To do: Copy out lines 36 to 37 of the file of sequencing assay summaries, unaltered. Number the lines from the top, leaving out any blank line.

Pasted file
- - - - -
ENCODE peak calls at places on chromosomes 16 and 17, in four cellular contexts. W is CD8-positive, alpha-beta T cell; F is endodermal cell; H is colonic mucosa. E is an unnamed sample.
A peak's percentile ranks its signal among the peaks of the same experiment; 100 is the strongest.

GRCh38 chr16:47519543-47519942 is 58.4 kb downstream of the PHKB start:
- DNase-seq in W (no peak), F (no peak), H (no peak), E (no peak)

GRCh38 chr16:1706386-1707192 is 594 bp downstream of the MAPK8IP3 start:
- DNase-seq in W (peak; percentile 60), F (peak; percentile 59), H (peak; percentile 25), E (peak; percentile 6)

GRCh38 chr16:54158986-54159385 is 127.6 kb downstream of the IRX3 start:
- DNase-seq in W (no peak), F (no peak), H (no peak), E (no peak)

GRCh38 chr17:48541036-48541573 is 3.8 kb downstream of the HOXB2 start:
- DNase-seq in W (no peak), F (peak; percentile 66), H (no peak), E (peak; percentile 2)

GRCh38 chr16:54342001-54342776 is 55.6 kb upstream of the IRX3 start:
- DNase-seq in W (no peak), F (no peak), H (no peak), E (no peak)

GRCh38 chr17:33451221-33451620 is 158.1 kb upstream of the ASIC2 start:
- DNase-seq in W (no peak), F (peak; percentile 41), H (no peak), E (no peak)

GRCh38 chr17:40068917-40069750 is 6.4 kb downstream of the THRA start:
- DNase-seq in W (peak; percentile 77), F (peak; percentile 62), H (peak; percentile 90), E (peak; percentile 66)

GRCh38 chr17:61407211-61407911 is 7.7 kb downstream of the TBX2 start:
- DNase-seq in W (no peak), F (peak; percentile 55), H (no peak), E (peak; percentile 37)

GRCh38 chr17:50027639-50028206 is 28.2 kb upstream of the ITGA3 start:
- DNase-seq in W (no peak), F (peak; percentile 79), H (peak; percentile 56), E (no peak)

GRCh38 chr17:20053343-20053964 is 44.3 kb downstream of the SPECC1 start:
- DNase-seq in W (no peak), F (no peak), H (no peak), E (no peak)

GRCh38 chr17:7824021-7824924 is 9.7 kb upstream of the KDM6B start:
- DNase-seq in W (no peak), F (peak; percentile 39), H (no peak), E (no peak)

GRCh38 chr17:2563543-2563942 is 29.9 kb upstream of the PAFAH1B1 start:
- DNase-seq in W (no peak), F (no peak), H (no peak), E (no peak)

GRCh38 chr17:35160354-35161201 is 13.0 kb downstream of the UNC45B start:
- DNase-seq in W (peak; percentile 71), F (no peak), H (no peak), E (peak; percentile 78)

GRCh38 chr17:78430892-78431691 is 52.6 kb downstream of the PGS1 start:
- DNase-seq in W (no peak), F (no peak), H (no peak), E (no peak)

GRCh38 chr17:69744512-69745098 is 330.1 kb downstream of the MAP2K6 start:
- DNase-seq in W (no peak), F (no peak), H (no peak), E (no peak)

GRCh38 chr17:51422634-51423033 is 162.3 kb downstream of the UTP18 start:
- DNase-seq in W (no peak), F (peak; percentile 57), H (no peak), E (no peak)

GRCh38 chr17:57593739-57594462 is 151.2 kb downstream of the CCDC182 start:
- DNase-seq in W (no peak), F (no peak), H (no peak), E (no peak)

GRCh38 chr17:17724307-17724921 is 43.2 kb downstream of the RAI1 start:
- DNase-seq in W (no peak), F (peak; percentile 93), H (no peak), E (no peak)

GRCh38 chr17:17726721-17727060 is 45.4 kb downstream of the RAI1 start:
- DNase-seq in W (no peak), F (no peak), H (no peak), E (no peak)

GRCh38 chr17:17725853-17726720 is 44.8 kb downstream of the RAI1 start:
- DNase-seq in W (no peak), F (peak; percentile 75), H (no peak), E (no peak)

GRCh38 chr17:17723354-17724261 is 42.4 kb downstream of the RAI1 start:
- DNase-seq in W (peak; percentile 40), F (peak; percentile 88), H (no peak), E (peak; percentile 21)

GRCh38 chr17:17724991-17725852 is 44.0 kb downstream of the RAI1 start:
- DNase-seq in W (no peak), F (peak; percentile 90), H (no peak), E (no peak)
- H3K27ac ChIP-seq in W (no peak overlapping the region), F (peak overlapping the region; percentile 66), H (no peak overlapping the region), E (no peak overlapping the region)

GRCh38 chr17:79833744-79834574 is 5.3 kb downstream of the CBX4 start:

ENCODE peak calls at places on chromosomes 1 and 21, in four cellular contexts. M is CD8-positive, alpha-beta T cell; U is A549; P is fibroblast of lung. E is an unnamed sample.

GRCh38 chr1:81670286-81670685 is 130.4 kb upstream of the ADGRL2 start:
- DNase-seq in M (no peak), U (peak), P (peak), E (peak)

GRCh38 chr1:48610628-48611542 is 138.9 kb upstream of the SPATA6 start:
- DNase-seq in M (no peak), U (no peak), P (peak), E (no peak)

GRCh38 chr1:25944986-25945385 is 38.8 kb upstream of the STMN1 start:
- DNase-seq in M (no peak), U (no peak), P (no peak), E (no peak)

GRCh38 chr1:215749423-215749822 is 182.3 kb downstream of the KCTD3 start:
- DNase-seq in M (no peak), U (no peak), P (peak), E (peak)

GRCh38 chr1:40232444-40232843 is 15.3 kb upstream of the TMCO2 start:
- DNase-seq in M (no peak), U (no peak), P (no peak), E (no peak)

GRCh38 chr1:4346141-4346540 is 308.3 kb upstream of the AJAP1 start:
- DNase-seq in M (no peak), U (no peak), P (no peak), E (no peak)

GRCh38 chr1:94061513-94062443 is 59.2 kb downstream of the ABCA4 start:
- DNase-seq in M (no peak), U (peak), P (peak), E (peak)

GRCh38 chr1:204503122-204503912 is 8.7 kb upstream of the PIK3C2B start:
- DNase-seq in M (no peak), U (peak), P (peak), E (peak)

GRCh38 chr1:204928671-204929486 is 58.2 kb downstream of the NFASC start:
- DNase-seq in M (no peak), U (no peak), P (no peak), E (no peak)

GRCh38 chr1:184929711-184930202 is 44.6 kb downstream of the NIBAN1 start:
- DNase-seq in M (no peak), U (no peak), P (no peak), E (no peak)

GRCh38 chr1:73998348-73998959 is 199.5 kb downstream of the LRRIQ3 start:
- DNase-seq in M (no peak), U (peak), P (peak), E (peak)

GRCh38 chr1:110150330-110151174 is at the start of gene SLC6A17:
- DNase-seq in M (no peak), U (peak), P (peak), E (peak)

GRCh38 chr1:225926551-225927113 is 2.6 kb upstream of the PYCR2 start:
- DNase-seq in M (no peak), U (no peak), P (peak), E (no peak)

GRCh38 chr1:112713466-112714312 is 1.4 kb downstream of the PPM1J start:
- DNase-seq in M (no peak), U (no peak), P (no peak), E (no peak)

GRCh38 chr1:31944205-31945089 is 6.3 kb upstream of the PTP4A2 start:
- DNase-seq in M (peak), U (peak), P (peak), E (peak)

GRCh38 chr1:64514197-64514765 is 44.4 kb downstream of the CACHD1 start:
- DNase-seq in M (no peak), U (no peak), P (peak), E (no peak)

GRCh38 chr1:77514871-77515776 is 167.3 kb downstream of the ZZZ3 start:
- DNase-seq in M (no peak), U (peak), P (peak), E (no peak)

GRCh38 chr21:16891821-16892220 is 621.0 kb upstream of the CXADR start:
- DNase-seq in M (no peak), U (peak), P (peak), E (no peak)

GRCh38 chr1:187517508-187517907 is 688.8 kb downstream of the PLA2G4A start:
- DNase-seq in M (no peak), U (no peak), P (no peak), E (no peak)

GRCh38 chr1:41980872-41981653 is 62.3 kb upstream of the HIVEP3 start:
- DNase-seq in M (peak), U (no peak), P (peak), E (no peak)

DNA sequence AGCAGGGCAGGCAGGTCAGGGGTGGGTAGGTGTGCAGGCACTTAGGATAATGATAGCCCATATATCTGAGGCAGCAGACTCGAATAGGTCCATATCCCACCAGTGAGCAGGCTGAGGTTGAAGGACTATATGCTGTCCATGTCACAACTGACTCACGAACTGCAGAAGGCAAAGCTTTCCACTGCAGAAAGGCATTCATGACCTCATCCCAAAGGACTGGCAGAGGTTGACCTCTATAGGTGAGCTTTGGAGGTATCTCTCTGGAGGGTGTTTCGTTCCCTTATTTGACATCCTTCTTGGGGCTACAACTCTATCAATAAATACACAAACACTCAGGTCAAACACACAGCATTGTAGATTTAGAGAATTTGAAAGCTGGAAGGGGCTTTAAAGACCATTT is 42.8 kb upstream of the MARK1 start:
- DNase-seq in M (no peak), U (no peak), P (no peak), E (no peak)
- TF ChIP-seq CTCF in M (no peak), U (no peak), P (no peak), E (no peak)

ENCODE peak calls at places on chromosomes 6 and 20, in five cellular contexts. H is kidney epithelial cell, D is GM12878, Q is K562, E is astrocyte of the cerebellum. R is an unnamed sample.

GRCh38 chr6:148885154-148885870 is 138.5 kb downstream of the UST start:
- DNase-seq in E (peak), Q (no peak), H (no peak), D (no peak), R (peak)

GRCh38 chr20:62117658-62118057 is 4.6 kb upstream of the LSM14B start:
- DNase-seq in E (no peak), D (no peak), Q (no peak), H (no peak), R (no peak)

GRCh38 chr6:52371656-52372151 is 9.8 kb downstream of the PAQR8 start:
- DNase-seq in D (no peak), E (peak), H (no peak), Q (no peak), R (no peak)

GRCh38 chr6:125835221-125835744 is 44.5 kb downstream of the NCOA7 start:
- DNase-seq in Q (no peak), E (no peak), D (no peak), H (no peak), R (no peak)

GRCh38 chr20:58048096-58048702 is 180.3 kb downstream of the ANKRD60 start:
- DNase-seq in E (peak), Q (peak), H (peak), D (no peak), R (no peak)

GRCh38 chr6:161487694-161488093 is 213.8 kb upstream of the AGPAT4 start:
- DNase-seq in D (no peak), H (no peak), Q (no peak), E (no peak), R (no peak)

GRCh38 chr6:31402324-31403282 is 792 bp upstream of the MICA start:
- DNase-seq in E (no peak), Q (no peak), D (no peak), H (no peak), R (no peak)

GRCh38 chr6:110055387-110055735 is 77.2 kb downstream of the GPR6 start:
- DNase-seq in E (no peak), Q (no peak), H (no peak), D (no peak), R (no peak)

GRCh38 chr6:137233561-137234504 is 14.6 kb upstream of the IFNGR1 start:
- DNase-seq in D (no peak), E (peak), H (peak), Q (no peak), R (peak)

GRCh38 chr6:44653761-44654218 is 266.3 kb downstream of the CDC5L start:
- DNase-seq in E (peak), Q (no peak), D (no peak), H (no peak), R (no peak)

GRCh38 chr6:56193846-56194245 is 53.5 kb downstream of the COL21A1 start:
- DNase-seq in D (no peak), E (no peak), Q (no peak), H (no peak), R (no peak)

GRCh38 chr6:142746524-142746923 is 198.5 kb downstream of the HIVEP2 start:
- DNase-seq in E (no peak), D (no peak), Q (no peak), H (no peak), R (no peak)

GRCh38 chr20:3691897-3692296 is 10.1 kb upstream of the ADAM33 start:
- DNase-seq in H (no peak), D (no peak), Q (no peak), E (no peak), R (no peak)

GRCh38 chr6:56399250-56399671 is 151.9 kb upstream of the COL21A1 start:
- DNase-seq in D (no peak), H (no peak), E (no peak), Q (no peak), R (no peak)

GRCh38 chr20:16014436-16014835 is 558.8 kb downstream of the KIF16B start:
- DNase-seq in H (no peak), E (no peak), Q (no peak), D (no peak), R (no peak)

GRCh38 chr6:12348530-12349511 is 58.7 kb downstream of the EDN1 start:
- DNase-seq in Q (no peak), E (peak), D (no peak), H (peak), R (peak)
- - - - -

- DNase-seq in W (no peak), F (no peak), H (no peak), E (no peak)

GRCh38 chr17:17724307-17724921 is 43.2 kb downstream of the RAI1 start: